Neguse pays tribute to Vietnam vets in Longmont
U.S. Army veteran Randy Blehm remembers coming home after serving for roughly 18 months in the Vietnam War like it was yesterday.
“I had rocks thrown at me. I was spit on. I was cursed. I was called a baby killer,” Blehm said Friday. “For two years, a lot of that haunted me.”
Blehm was 19-years-old when he fought in the Vietnam War in 1973.
Born and raised in Colorado, predominantly in the Greeley-area, Blehm served in the Army for 10 years.
Blehm and other Vietnam Veterans were honored by U.S. Rep. Joe Neguse, D—Lafayette, Friday afternoon at American Legion Post 32 in Longmont.
“When that younger generation thanks me, just like now, it chokes me up and brings tears to my eyes,” Blehm said. “I feel appreciated.”
In 2012, then-President Barack Obama signed a proclamation to commemorate the 50th anniversary of the Vietnam War, for a 13-year period through 2025.
Neguse, who represents Colorado’s Second Congressional District, delivered remarks and honored Vietnam Veterans in attendance at Friday’s event.
“So many of our nation’s veterans who fought so bravely during the war in Vietnam were not properly recognized … when they returned home, which is precisely why this commemoration program was designed a decade ago,” Neguse said following Friday’s event.
“Honestly, the conversations I had today (with Vietnam Veterans) were just saying thank you; thank you for your service and we appreciate everything you’ve done for our country.”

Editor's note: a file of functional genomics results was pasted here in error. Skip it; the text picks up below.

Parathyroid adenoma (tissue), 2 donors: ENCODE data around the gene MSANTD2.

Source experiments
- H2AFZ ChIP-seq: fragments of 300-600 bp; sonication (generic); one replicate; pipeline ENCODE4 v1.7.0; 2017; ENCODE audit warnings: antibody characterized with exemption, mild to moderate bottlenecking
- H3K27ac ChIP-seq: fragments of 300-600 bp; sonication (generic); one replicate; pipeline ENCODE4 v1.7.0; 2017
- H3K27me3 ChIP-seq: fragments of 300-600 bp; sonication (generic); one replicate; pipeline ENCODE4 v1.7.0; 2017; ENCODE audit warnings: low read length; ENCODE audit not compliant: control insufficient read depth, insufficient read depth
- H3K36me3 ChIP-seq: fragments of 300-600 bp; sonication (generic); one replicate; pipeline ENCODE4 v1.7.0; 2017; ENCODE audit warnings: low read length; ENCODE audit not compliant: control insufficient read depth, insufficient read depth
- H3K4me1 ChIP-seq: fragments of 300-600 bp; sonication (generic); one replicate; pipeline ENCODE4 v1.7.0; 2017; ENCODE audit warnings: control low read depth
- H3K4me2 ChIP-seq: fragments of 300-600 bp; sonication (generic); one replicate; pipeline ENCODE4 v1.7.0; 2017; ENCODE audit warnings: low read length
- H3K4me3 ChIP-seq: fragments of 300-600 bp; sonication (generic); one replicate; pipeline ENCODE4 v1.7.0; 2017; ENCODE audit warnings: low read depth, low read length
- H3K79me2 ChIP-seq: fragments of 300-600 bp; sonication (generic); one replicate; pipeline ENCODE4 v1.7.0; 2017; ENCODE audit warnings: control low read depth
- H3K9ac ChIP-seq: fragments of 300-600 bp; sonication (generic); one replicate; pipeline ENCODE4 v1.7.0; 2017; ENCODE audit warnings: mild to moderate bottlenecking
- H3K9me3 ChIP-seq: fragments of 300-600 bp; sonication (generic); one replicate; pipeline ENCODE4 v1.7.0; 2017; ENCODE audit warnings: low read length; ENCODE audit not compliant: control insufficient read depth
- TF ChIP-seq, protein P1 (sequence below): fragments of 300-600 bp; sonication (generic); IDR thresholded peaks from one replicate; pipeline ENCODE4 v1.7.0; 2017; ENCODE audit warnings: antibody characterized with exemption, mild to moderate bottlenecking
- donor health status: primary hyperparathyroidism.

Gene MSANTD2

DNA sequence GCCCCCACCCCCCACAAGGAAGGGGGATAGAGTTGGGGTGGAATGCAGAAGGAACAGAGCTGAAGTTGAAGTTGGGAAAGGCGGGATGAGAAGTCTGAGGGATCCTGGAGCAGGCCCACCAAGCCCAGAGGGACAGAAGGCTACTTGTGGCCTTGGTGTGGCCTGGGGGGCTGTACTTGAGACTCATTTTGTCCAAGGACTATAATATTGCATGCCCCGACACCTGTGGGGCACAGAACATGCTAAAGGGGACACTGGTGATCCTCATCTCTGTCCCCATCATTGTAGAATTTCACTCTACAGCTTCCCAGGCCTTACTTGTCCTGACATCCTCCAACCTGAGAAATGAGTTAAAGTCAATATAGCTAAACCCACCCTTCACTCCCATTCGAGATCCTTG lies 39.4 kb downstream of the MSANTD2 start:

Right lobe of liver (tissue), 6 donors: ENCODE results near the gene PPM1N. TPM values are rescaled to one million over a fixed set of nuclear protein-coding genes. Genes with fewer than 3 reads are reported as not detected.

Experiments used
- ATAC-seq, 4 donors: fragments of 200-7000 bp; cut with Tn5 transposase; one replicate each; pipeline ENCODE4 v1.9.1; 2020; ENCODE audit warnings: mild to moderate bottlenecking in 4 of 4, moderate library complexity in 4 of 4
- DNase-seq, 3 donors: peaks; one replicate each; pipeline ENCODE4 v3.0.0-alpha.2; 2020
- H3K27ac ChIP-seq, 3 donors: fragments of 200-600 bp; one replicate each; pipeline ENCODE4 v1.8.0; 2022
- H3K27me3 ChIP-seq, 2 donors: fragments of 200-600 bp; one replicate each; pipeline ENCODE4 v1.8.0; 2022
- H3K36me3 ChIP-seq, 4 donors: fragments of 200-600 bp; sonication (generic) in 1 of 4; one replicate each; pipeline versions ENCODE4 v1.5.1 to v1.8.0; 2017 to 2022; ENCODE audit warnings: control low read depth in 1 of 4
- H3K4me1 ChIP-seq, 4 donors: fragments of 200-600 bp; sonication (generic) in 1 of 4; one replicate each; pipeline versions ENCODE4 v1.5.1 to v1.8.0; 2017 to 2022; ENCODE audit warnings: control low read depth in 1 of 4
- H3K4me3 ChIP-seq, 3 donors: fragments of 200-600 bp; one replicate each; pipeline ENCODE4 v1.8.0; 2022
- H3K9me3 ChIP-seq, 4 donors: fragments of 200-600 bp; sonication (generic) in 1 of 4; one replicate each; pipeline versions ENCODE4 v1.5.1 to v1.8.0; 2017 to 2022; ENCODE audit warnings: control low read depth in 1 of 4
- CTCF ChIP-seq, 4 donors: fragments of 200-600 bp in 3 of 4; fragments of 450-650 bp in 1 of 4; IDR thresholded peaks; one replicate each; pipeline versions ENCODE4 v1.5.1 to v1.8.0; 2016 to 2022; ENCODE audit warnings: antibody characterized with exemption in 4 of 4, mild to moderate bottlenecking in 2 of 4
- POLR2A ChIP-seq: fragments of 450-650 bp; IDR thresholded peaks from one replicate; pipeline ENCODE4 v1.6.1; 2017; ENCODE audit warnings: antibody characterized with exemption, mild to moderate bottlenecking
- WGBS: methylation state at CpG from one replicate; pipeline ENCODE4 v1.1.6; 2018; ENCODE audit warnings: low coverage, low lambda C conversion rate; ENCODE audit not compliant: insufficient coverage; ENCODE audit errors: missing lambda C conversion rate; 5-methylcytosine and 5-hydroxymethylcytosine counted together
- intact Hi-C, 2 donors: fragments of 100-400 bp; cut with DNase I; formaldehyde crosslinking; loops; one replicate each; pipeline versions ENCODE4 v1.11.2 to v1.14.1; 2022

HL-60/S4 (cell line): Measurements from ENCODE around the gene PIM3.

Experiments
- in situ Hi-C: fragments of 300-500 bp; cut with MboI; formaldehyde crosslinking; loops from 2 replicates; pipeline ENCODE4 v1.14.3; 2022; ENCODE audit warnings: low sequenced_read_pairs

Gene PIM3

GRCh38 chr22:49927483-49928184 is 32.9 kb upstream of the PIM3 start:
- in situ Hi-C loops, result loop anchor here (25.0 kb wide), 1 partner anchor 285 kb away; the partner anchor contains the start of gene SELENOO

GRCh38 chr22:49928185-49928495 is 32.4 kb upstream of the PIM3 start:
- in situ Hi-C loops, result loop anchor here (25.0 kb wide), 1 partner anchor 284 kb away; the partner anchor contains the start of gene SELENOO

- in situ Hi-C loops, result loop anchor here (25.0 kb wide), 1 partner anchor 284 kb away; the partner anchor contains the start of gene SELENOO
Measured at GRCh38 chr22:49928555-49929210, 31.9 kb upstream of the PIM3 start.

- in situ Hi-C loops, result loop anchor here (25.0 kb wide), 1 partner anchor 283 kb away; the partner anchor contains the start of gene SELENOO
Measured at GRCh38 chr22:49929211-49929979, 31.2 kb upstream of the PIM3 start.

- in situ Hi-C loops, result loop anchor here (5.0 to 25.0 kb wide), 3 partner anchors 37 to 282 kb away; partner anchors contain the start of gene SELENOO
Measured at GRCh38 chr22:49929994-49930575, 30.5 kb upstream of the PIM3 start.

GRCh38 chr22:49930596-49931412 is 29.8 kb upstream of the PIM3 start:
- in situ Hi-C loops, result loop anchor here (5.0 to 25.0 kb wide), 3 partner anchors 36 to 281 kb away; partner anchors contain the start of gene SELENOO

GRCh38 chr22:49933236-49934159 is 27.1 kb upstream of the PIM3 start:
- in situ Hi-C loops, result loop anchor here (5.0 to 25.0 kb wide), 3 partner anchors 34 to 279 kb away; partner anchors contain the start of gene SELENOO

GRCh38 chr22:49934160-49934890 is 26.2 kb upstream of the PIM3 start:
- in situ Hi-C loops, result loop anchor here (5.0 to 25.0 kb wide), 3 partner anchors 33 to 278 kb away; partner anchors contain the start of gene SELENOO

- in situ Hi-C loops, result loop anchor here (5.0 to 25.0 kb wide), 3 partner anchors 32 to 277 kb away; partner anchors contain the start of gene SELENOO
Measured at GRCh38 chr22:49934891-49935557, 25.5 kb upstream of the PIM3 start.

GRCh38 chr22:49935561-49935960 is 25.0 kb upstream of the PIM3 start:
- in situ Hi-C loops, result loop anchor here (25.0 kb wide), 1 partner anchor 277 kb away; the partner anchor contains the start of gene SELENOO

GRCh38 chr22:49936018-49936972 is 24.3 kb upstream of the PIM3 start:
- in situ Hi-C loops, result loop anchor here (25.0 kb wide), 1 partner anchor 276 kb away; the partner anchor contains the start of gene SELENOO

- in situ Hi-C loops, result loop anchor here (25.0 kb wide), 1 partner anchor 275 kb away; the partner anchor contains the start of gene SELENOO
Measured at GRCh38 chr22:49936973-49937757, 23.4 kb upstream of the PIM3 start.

Neguse previously visited American Legion Post 32 in Longmont in May, when he held a roundtable discussion with veterans and listened to the obstacles they had faced dealing with the U.S. Department of Veterans Affairs.
Neguse, who introduced the Department of Veterans Affairs Post-Traumatic Stress Disorder Processing Claims Improvement Act of 2021 in December, said the proposed legislation had gained momentum over the last several months and said he was “cautiously optimistic” about its chances of being passed.
Longmont Mayor Joan Peck, whose late husband Robert Arthur “Bob” Peck served in the Vietnam War, was also in attendance for Friday’s commemoration event.
Peck, in a separate interview following the event, commended Neguse’s work at the federal level to help veterans locally.
“I am so grateful, so grateful for his recognition on the federal level and that we need to do more,” Peck said. “We need to take care of these people.”
By: Matthew Bennett
Source: Boulder Daily Camera